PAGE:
Faecal Calprotectin

Faecal calprotectin is a modern and les known gastroenterological examination. However, its importance gradually increases in diagnostics of the non-infectious inflammatory bowel diseases.


The examination of faecal calprotectin is a type of laboratory stool examination. Faecal calprotectin is a protein, which is located within the white blood cells. Logically, the concentration of calprotectin in faeces is directly proportional to the severity of intestinal wall's inflammation. The more calprotectin is detected, the more white blood cells are present in the intestinal wall.


The examination of faecal calprotectin is important in diagnosis of non-infectious inflammatory bowel diseases (IBD) such as Crohn's disease and ulcerative colitis. If one has digestive problems, normal value of calprotectin in faeces is rather typical for  gastrointestinal  functional problems (e.g. irritable bowel syndrome). Increased value of calprotectin is typical for inflammation and in such case it is advisable to perform a colonoscopy or other tests. In addition, in already diagnosed and treated inflammatory bowel diseases, the amount of calprotectin informs us about the therapeutic effect and relapses of the disease. It was reported that a sudden increase of calprotectin in a patient with dormant Crohn's disease or ulcerative colitis is an important marker of a near outbreak with clinical deterioration.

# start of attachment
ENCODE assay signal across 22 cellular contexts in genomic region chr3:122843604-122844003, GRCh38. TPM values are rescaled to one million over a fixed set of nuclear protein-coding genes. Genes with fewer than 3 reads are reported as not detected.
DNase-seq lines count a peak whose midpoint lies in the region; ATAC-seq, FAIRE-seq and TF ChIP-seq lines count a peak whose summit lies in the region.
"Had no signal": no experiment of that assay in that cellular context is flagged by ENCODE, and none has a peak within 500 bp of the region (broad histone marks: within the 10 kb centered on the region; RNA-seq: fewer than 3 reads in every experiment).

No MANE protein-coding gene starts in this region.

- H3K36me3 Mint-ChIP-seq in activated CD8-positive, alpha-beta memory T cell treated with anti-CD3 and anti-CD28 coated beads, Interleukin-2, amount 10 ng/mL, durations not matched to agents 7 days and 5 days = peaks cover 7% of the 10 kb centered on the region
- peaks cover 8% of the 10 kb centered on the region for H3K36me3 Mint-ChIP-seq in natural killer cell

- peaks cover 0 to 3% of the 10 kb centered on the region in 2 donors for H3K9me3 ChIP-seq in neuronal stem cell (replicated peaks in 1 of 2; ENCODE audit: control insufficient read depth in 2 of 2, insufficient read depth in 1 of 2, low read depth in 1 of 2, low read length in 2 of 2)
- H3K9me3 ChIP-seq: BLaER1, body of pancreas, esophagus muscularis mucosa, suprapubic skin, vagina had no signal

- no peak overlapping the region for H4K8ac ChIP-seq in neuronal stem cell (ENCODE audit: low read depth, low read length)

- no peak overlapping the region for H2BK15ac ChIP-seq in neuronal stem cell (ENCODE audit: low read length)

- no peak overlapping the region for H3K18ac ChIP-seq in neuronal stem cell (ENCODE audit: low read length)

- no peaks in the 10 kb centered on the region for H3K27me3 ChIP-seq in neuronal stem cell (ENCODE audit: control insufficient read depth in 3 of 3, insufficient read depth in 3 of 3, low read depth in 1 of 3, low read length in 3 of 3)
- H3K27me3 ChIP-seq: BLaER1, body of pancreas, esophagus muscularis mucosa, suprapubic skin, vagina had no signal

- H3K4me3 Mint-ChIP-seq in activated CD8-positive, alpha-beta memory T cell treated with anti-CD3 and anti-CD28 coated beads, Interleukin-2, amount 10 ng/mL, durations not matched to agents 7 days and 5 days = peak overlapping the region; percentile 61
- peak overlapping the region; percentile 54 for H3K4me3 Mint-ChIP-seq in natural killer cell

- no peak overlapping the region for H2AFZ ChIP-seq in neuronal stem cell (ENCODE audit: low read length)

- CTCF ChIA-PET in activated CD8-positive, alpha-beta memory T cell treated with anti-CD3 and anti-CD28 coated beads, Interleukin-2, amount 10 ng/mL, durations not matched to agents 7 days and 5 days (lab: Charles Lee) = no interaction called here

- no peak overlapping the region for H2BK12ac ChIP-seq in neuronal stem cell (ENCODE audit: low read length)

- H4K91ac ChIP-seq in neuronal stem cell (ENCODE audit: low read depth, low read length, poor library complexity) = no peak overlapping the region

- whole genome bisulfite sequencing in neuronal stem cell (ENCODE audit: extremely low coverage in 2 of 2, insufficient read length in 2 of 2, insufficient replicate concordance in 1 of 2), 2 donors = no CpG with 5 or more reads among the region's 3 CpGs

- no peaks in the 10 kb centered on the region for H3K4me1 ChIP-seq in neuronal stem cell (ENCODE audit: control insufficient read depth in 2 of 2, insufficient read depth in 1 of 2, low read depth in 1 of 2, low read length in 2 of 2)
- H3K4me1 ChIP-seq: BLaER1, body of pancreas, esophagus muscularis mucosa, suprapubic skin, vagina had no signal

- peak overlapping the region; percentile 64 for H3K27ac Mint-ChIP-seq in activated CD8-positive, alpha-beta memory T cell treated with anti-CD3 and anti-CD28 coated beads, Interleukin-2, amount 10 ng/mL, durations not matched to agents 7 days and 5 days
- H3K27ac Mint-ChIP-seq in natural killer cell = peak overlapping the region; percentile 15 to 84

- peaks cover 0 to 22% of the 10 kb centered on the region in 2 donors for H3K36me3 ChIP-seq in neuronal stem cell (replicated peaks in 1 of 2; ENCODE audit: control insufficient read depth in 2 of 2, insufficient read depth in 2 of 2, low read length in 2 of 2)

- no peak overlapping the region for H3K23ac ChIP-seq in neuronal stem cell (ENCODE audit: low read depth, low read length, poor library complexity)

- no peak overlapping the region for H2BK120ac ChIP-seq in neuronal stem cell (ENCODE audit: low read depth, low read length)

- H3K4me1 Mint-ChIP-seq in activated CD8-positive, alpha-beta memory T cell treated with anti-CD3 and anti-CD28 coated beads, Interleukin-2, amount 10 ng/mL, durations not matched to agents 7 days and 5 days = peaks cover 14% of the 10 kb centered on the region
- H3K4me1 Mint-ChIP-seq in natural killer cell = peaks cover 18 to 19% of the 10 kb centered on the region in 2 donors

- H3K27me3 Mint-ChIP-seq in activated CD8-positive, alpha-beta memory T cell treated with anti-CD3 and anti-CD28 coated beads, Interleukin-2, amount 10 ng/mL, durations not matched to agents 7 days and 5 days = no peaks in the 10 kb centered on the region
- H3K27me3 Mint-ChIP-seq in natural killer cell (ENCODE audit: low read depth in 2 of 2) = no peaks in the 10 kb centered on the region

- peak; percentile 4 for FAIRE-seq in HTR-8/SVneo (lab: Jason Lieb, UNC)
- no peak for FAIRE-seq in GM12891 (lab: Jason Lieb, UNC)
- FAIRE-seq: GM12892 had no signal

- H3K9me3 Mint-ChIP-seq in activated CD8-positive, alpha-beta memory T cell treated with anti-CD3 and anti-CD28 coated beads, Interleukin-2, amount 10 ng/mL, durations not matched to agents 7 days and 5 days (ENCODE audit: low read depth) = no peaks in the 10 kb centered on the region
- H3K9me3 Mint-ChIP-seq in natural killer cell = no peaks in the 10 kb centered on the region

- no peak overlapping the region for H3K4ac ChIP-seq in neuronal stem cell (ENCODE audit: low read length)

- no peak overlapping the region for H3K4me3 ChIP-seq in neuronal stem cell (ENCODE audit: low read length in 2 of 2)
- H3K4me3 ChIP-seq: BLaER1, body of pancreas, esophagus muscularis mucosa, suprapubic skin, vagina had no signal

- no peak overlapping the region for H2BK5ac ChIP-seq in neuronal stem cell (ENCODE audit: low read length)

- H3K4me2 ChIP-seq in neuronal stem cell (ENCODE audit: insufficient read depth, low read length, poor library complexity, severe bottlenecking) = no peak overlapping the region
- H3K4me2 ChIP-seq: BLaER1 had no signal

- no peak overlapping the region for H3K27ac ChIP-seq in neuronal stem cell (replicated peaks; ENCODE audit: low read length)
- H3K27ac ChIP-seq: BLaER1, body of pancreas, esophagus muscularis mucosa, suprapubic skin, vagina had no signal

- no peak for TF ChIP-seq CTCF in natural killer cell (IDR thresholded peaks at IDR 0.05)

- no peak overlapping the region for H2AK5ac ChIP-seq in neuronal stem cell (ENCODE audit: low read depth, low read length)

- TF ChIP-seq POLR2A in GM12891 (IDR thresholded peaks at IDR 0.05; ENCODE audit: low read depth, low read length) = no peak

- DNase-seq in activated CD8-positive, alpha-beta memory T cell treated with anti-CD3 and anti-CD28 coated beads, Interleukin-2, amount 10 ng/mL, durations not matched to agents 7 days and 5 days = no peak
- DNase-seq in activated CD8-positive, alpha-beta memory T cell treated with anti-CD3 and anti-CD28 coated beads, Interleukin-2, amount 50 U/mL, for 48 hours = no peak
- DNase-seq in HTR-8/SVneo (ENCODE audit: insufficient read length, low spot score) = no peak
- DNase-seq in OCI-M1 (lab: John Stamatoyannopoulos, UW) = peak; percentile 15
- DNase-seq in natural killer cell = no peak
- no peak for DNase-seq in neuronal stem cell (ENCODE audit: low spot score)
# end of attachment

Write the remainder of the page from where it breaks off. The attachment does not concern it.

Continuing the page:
Examination of faecal calprotectin is just an indirect test, which may be falsely positive. Increased calprotectin may be present not only in inflammatory bowel diseases, but also in  colon cancer, infectious inflammation of the intestines and diverticulitis. Another disadvantage is a lower availability of the method.


The main advantage is that the examination method is a non-invasive test, we only need a stool sample. Fecal calprotectin can become very useful in both diagnosis and monitoring of non-infectious inflammatory bowel diseases and it may reduce the overall number of colonoscopies performed in a patient with IBD.


Jiri Stefanek, MD  Author of texts: Jiri Stefanek, MD
 Contact: jiri.stefanek@seznam.cz
 Sources: basic text sources